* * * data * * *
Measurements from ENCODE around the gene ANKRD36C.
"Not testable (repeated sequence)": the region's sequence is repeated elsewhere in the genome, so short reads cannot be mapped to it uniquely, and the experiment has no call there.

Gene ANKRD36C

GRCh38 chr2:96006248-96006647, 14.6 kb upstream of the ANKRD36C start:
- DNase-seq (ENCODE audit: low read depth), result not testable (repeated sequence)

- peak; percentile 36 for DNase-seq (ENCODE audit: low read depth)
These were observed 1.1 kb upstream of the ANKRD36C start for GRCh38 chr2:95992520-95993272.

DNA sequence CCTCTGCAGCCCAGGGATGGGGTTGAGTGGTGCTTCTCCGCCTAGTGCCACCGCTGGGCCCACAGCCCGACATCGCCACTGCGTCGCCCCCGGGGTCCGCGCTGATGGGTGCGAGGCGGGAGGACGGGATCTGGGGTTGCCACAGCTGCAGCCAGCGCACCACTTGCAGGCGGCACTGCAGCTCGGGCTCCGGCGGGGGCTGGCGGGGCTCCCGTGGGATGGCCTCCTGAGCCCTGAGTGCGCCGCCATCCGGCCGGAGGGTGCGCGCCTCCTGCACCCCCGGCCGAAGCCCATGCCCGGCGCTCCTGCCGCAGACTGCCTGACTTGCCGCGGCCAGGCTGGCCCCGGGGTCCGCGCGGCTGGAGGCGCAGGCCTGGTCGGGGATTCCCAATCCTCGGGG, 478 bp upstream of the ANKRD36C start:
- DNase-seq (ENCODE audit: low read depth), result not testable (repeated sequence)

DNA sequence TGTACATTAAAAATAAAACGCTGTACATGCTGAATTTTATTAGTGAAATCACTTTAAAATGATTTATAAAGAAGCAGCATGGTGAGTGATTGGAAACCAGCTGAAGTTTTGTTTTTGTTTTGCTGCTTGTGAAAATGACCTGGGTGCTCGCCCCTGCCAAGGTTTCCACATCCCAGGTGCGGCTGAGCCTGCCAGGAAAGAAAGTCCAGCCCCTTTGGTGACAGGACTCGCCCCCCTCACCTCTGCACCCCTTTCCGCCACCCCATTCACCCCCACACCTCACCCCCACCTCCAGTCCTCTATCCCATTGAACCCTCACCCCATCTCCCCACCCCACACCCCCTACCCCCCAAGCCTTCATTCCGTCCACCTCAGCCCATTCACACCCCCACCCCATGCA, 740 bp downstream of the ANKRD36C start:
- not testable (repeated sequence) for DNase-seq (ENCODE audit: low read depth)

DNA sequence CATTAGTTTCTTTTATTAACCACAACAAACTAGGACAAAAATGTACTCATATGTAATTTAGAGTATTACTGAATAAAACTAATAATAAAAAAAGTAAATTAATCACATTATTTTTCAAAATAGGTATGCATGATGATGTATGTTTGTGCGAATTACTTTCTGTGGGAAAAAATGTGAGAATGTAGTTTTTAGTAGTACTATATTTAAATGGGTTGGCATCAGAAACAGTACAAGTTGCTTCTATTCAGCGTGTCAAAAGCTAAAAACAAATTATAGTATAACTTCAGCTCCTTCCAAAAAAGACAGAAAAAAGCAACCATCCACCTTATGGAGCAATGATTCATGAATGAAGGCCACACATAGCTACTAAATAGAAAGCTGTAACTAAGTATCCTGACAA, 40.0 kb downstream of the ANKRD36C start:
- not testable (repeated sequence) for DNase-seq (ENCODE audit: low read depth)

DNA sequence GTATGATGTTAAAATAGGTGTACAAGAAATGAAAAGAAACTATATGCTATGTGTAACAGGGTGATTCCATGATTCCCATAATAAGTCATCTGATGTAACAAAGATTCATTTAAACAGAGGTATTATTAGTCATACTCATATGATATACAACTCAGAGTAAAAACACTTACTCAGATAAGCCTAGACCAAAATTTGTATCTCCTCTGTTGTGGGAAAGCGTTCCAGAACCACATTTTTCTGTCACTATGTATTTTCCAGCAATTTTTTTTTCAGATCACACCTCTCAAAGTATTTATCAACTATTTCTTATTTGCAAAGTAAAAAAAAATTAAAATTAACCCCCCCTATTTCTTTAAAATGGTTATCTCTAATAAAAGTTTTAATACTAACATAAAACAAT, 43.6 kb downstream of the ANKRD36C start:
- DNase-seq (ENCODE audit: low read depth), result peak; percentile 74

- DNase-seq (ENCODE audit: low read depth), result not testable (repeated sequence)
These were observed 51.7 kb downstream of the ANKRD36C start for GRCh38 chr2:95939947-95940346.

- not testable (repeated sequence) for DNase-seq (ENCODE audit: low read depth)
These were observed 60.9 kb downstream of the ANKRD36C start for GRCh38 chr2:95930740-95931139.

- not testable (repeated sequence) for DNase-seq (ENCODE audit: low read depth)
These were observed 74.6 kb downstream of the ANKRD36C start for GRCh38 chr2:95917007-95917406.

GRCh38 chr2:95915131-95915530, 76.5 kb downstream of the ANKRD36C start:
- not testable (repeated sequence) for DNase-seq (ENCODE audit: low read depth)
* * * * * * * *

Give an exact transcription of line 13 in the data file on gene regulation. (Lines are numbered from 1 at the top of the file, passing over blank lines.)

- not testable (repeated sequence) for DNase-seq (ENCODE audit: low read depth)